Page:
Tweet-Toot | 2018-08-20 21:21:53 _info > tootTheTweet => OK (Response: {"id":"100583362607805661","created_at":"2018-08-20T15:51:53.284Z","in_reply_to_id":null,"in_reply_to_account_id":null,"sensitive":false,"spoiler_text":"","visibility":"public","language":"en","uri":"","content":"\u003cp\u003eYou are paid by how hard you are to replace. Not by how hard you work.\u003c/p\u003e","url":"","reblogs_count":0,"favourites_count":0,"favourited":false,"reblogged":false,"muted":false,"pinned":false,"reblog":null,"application":{"name":"TweetToot","website":""},"account":{"id":"12345","username":"motherofsarcasm","acct":"motherofsarcasm","display_name":"Mother Of Sarcasm","locked":false,"bot":true,"created_at":"2018-08-20T15:07:42.747Z","note":"\u003cp\u003eFOLLOWS YOU\u003c/p\u003e","url":"","avatar":"","avatar_static":"","header":"","header_static":"","followers_count":0,"following_count":1,"statuses_count":3,"emojis":[],"fields":[{"name":"Name","value":"Mother Of Sarcasm"},{"name":"Owner","value":""},{"name":"Birdsite","value":"\u003ca href=\"\" rel=\"me nofollow noopener\" target=\"_blank\"\u003e\u003cspan class=\"invisible\"\u003ehttps://\u003c/span\u003e\u003cspan class=\"\"\\u003c/span\u003e\u003cspan class=\"invisible\"\u003e\u003c/span\u003e\u003c/a\u003e"}]},"media_attachments":[],"mentions":[],"tags":[],"emojis":[]})
Tweet-Toot | 2018-08-20 21:21:53 _info > __main__ => Tooted "You are paid by how hard you are to replace. Not by how hard you work."
Tweet-Toot | 2018-08-20 21:21:53 _info > __main__ => Tooting less is tooting more. Sleeping...

Important considerations before deploying Tweet-Toot

With out bot working, there are a few things we need to talk about before we can deploy this bot to production.

Since our bot is going to be running as a cron job, it will pick up the same set of tweets a number of times from the twitter account until it finds new content. This means that we need a way to check if we’ve tooted a tweet to Mastodon already, otherwise we’ll end up posting every tweet to our Mastodon instance and toot-blast the server.

There are two things we can do: we can add a check in our script to ensure we only post a tweet once, and we can leverage a server-side Mastodon feature to ensure the same thing.

Checking for a tweet before duplicate posting

If you look at the tootTheTweet() method in the file on the GitLab repo, you’ll see the following code:

tweet_check_file_path = helpers._config('toots.cache_path') + tweet['id']
tweet_check_file = Path(tweet_check_file_path)
if tweet_check_file.is_file():

    helpers._info('tootTheTweet() => Tweet ' + tweet_id + ' was already posted. Skipping...')

    return False


    tweet_check = open(tweet_check_file_path, 'w')

    helpers._info('tootTheTweet() => New tweet ' + tweet_id + ' => "' + tweet['text'] + '".')

If you look at the function lines above, we’ve implemented a check as follows:

Create a new file path by appending the tweet ID to any directory, say the /tmp directory. Check if this file already exists. If it does, we’ve posted this tweet before, and we need to stop posting this one again. If the file does not exist, create this file but continue posting the tweet. The next time this function executes, its going to find our check file and not tweet again.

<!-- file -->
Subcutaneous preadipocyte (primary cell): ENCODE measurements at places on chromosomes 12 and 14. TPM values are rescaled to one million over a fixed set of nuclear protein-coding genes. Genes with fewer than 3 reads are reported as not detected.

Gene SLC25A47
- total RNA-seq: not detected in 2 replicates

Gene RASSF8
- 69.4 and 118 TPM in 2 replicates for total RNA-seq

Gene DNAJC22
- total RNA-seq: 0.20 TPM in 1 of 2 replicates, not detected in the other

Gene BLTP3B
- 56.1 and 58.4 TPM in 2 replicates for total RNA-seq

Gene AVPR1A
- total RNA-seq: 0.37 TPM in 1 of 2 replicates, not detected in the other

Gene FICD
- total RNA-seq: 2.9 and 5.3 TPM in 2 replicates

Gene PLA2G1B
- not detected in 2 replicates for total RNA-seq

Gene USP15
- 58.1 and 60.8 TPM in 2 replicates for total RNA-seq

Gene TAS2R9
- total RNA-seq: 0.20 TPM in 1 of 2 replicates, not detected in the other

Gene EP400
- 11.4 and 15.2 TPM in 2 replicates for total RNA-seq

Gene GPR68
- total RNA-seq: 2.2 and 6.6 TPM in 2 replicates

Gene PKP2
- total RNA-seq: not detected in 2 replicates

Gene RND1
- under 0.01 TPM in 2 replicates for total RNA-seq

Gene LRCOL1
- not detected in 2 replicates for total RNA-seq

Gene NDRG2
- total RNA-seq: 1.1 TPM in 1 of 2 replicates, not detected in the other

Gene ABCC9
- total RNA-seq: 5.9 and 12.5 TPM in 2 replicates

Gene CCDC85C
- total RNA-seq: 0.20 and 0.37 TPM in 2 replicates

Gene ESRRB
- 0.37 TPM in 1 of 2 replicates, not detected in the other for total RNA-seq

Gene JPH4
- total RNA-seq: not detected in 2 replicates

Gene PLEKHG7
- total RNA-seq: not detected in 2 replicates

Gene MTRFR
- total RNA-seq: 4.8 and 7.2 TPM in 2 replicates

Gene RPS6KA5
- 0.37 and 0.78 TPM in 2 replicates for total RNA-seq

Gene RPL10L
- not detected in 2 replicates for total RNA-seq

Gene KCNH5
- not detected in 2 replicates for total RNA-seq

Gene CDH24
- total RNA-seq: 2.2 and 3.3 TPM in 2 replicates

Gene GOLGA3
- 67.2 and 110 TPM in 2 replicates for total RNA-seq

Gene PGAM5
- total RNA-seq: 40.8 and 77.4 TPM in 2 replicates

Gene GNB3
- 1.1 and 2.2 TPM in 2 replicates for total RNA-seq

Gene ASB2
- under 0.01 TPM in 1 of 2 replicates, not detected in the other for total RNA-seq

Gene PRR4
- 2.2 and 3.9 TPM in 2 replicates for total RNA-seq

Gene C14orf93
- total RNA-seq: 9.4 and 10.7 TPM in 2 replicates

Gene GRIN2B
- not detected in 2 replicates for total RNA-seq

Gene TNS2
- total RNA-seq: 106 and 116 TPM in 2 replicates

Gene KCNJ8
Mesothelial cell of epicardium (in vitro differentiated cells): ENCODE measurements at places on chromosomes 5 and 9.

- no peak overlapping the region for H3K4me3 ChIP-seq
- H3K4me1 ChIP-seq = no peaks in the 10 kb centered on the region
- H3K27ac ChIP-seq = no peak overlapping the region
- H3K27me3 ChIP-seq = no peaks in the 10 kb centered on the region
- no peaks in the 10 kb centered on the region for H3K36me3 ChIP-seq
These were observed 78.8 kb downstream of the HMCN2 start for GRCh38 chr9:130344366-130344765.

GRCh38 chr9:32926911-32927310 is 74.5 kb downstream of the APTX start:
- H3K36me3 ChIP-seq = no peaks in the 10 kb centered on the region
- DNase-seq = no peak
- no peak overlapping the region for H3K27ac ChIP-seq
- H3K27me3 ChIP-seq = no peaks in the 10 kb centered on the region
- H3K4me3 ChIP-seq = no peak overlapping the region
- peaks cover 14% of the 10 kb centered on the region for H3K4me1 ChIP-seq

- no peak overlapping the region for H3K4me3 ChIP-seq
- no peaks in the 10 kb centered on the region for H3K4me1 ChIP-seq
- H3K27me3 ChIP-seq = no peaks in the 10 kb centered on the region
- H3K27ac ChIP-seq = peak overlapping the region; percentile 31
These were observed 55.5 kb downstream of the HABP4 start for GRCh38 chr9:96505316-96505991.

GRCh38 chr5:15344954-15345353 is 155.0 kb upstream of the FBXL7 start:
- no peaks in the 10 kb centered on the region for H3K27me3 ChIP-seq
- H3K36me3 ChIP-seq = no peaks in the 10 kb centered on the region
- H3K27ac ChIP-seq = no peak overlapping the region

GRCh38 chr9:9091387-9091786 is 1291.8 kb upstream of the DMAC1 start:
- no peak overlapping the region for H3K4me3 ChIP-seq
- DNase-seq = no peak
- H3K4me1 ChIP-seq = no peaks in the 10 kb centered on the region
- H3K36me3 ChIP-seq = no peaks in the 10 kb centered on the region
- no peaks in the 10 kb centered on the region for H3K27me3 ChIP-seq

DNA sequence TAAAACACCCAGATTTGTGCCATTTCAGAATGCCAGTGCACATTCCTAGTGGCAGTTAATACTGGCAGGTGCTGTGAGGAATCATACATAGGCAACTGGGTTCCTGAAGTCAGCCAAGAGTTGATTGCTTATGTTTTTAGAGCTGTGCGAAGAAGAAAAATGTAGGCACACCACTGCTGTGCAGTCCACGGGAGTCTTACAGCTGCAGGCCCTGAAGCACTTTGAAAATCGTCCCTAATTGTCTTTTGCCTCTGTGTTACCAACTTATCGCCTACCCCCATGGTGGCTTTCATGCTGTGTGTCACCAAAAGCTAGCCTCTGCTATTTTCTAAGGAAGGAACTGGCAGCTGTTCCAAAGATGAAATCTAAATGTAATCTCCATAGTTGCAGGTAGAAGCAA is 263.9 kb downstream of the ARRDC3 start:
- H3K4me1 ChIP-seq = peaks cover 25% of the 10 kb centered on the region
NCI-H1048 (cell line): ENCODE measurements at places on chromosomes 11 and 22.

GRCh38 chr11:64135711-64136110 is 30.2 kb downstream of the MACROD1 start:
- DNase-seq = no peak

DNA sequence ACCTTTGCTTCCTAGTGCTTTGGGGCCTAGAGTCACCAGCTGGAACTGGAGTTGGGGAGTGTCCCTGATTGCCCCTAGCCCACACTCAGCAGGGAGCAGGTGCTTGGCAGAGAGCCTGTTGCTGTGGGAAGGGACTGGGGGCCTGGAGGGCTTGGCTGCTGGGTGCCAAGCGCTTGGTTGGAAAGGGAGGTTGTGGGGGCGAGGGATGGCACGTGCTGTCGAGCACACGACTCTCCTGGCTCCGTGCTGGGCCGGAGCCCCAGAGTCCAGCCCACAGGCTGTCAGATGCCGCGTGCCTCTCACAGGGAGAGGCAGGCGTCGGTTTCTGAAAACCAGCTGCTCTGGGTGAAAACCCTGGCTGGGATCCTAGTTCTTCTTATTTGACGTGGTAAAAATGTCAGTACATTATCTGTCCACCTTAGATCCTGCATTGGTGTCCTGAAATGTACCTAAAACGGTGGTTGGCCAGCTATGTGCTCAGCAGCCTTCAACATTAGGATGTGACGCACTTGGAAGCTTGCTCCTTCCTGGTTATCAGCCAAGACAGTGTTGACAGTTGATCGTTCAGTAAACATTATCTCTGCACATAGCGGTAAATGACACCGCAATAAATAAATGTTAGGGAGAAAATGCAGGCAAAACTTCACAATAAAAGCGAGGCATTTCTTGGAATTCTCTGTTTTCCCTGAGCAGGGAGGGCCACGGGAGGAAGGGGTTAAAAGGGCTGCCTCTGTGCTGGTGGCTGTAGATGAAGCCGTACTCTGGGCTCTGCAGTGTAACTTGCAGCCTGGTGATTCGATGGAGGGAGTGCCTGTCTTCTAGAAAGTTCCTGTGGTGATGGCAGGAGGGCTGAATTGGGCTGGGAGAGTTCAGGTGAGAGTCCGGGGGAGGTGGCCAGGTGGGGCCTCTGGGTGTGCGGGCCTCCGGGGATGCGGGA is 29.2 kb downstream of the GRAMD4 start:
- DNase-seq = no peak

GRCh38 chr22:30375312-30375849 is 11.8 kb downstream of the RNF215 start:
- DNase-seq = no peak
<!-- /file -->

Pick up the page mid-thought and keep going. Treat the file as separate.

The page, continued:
If you look at the logs I posted above, you’ll notice two lines:

Tweet-Toot | 2018-08-20 21:21:52 _info > tootTheTweet => 1031383086963994625 already tooted. Skipping.
Tweet-Toot | 2018-08-20 21:21:52 _info > tootTheTweet => 1031382821791657984 already tooted. Skipping.

These lines are the output of the duplicate check we placed. Those two tweets were posted earlier, their check files were created, and so they weren’t posted again.

This is a very simple mechanism we can implement within our script to ensure we don’t post duplicate tweets.

Using Mastodon’s Idempotency-Key Check

Mastodon’s API also implements an idempotence check. The way it works is as follows: we add an Idempotency-Key header with a random value to every request we send. If we send another with the same value for that header, the request is rejected by Mastodon. So how can we use this to prevent duplicate toots?

In our tootTheTweet() function, let’s add one line:

headers['Idempotency-Key'] = tweet_id

This line will now send the tweet ID we extracted as the idempotence header value for this request. In the event our manual duplicate checking function fails, we’ll send the request for a duplicate toot with the same tweet ID as the original, which will cause the Mastodon API to reject it. This is a more reliable way to ensure duplicate toots don’t end up on Mastodon, but we should first try to remove duplicates ourselves rather than thrash the server and have it do our homework. This feature is easy to check: during testing, just remove manual file check and run your script multiple times. You’ll notice that only new toots end up on your bot’s profile.

So by implementing both these mechanisms, we can have our scripts check for duplicates and have the Mastodon API provide a strong failsafe as an idempotence check.

Closing Thoughts

This has been a long note, but by now your bot must be happily tooting 🎉. Just a few closing thoughts to keep in mind:

  1. The script is designed to toot once per invokation. I recommend timing your cron jobs according to the post frequency that you need instead of modifying the code.
  2. Mastodon instance admins are people too. Don’t toot-blast your instance and make life harder for them.
  3. When configuring your bot, ensure you clearly display an account where you can be reached in case of issues.
  4. When in doubt about some new code your write, have your code fail or exit() first instead of doing something wrong.